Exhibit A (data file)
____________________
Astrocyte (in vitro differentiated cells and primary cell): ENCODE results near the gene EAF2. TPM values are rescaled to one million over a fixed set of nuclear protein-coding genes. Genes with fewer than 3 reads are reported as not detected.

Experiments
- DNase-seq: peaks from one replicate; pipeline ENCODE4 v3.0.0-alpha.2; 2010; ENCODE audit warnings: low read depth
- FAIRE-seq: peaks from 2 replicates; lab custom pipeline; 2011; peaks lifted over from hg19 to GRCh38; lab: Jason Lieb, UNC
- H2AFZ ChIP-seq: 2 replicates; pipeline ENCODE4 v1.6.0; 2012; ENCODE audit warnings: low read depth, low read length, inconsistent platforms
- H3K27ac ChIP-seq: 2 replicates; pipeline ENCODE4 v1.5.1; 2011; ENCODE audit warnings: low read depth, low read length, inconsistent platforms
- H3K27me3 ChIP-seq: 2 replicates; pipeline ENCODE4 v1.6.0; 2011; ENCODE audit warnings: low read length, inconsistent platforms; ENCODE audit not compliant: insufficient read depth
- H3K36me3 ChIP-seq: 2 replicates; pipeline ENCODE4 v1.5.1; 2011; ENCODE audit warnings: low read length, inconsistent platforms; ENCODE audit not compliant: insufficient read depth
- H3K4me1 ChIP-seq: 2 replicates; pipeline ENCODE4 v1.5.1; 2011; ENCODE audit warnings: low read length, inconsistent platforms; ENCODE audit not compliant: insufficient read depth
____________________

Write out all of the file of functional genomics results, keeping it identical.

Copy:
Astrocyte (in vitro differentiated cells and primary cell): ENCODE results near the gene EAF2. TPM values are rescaled to one million over a fixed set of nuclear protein-coding genes. Genes with fewer than 3 reads are reported as not detected.

Experiments
- DNase-seq: peaks from one replicate; pipeline ENCODE4 v3.0.0-alpha.2; 2010; ENCODE audit warnings: low read depth
- FAIRE-seq: peaks from 2 replicates; lab custom pipeline; 2011; peaks lifted over from hg19 to GRCh38; lab: Jason Lieb, UNC
- H2AFZ ChIP-seq: 2 replicates; pipeline ENCODE4 v1.6.0; 2012; ENCODE audit warnings: low read depth, low read length, inconsistent platforms
- H3K27ac ChIP-seq: 2 replicates; pipeline ENCODE4 v1.5.1; 2011; ENCODE audit warnings: low read depth, low read length, inconsistent platforms
- H3K27me3 ChIP-seq: 2 replicates; pipeline ENCODE4 v1.6.0; 2011; ENCODE audit warnings: low read length, inconsistent platforms; ENCODE audit not compliant: insufficient read depth
- H3K36me3 ChIP-seq: 2 replicates; pipeline ENCODE4 v1.5.1; 2011; ENCODE audit warnings: low read length, inconsistent platforms; ENCODE audit not compliant: insufficient read depth
- H3K4me1 ChIP-seq: 2 replicates; pipeline ENCODE4 v1.5.1; 2011; ENCODE audit warnings: low read length, inconsistent platforms; ENCODE audit not compliant: insufficient read depth